Our Opinion: 2015
A Greek adventure
It is the first time I have ever taken a sailing holiday and it is a great experience, spending time on the south Turkish coast, with occasional visits to nearby Greek islands. Although I am learning that keeping my three sons in such a confined space for long periods of time was never going to make for a relaxing trip!
It would be easy to list observations to evidence the failure of the Greek economy – particularly unemployment which, in Greece, is currently 30% compared to Turkey’s 9%. It is that statistic, more than any other, which is visible and obvious. Turkey appears to be a country on the move, whilst Greece looks like it’s sleeping. Turkish infrastructure (even small harbours’ and ports) is modern and being invested in, whilst Greek facilities are often run down. However, the International Monetary Fund still ranks Turkey as an ‘emerging economy.’ By definition, its infrastructure will be more modern and up to date as its population works hard to ‘catch up’ with its supposedly more developed neighbours.
It is particularly relevant to review the failures in the Greek economic system today, when German MPs have voted to approve Greece’s third bailout deal, worth some €86bn. Their Finance Minister, Wolfgang Schaeuble, said it would be “irresponsible” to oppose the package.
I have been a frequent visitor to Greece over the years and seen how the crisis has affected the business and lifestyle of clients first hand. And Knightsbridge Wealth continues to work hard to provide Greek clients with the best advice to manage their assets in these challenging times. However, my thoughts today are less about the problems in the Greek economy but about how better placed Turkey is to deal with the inevitable ups and downs of every economic cycle. Turkey has had a difficult few years, yet its currency has devalued significantly to help it remain competitive.
Boris Johnson, Mayor of London, said in the Telegraph shortly after the recent deal was announced, that the Greeks should really tell Schaeuble to “get stuffed.” He concluded that the trouble is that they “don’t really trust themselves – any more than Schaeuble does – to run their own affairs.” As a result, “the agony will go on, with endless deadlines and fudges and semi-disguised bailouts.”
Paul Krugman in the New York Times said the recent deal “goes beyond harsh into pure vindictiveness, complete destruction of national sovereignty and no hope of relief….. a grotesque betrayal of everything the European Union was supposed to stand for.”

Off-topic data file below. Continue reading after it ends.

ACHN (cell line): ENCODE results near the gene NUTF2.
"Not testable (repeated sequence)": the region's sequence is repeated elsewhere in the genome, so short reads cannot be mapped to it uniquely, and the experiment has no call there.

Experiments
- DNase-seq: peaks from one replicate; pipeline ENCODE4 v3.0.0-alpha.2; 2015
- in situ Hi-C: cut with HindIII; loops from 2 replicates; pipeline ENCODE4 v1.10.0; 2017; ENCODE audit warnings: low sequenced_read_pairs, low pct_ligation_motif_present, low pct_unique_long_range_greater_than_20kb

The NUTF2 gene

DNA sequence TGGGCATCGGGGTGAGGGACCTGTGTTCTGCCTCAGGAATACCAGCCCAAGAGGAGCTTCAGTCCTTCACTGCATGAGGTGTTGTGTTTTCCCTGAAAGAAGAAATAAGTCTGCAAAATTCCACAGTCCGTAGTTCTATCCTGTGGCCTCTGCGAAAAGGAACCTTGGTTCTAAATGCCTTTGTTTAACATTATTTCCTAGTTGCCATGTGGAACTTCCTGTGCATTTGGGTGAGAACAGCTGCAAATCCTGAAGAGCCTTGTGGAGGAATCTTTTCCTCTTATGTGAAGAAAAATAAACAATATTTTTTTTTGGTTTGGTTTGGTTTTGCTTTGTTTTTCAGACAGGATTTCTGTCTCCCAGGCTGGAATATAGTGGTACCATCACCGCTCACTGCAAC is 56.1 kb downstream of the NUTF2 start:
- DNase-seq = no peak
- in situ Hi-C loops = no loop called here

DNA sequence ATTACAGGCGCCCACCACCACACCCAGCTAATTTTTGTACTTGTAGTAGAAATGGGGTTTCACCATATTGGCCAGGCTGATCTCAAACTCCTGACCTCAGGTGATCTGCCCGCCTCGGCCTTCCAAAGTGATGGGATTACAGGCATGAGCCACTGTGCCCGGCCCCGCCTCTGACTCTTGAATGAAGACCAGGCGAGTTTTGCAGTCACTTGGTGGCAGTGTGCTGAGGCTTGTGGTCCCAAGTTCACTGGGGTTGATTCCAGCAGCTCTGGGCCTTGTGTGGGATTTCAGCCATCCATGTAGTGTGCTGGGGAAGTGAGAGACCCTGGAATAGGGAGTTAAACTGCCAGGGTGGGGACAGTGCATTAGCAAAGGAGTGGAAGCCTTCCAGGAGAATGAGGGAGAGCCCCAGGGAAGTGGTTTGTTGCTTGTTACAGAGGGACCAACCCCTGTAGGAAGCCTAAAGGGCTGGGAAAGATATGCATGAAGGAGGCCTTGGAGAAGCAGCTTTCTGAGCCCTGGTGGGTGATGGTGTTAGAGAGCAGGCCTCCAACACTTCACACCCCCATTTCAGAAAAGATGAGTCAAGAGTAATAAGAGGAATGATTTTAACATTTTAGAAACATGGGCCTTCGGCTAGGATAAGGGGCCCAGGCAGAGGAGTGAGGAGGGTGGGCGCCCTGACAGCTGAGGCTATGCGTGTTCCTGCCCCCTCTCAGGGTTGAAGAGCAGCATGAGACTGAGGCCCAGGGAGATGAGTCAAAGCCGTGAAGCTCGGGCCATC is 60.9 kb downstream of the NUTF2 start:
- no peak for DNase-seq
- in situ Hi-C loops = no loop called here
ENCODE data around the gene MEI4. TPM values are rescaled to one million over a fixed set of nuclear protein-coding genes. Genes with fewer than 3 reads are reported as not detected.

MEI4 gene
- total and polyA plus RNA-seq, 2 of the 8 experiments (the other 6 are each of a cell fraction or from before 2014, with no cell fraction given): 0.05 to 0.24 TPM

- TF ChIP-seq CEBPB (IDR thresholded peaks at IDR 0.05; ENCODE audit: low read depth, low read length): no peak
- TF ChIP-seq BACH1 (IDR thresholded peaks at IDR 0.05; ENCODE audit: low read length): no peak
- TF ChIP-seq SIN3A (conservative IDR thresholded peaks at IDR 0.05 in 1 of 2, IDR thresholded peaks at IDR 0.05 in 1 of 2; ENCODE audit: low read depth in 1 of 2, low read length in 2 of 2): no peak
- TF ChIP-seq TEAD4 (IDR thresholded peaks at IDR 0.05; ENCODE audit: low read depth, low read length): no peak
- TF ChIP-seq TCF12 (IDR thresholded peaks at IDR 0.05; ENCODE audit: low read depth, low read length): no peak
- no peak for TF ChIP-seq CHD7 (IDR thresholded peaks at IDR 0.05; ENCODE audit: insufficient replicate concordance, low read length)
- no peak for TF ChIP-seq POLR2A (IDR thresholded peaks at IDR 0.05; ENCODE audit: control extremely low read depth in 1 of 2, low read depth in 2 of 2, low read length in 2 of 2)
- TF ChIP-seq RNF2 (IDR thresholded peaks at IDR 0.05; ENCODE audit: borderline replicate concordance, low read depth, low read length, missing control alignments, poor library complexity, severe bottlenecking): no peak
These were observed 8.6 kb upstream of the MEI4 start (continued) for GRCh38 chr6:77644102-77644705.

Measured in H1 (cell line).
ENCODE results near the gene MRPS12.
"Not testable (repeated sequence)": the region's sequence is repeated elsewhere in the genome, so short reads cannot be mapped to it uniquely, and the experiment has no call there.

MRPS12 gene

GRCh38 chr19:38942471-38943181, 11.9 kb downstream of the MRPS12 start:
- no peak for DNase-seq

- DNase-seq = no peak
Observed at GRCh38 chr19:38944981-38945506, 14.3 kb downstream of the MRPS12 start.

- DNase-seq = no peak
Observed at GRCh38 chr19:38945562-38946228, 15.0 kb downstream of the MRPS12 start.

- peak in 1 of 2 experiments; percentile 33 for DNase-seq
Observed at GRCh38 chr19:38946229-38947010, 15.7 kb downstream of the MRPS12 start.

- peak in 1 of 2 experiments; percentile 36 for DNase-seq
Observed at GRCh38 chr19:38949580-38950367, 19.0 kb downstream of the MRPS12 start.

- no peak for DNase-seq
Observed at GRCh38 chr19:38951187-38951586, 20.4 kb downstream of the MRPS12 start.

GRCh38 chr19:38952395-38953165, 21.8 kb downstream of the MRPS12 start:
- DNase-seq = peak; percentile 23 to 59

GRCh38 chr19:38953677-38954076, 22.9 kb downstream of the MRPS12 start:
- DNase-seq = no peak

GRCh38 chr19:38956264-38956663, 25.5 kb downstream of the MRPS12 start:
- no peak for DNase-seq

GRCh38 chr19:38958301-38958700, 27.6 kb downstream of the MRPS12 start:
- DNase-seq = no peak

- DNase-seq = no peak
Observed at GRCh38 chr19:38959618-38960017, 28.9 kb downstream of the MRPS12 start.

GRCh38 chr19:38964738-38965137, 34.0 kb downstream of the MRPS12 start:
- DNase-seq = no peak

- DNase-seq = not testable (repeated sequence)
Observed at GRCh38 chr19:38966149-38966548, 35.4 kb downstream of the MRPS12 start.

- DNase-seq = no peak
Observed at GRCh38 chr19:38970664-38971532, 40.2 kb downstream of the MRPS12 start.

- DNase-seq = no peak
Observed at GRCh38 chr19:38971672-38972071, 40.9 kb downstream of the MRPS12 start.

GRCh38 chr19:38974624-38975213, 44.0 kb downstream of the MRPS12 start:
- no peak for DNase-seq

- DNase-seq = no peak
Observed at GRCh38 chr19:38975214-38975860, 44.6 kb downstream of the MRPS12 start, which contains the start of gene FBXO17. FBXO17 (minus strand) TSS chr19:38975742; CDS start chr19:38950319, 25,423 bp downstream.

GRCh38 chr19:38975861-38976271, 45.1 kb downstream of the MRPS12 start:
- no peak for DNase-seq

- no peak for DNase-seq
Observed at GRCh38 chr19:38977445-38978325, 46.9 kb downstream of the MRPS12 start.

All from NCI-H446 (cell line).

Fraser Nelson at the Spectator took a different view, saying “the deal embodies what the European project stands for: conformity and agony for those whom the conformity does not suit.”
Greece’s problem is simply that it doesn’t control its own monetary policy. And it has very explicitly been excluded from the generosity of central bankers because it has refused to make huge sacrifices in order to do what most developed countries have also failed to do – get its books in order. Within Europe, the European Central Bank (ECB) has printed money and bought the debt of other nations whose debt dynamics are not much better than those of Greece. This is a political decision, not an economic one.
This isn’t the fault of the Greeks or the Germans. It’s the inevitable result of tying entirely different economies and cultures together under one currency. As William Hague put it, when future generations look back on this period, “their textbook is likely to say that the Greek debacle of 2015 was not the end of the euro crisis, but its real beginning”.
The fact that Grexit came so close to happening means that the Euro is no longer seen as a currency union with no exit door. The eventual withdrawal of a country from the Euro-zone will be traumatic for markets and should remain a consideration when preparing any investment strategy.
My holiday means I am enjoying what both these great countries have on offer. Turkey has come through recent economic difficulties quickly and demonstrates true confidence, whilst its ambition to join the European system has quietly evaporated. It will be interesting to see when such confidence will again be visible in Greece.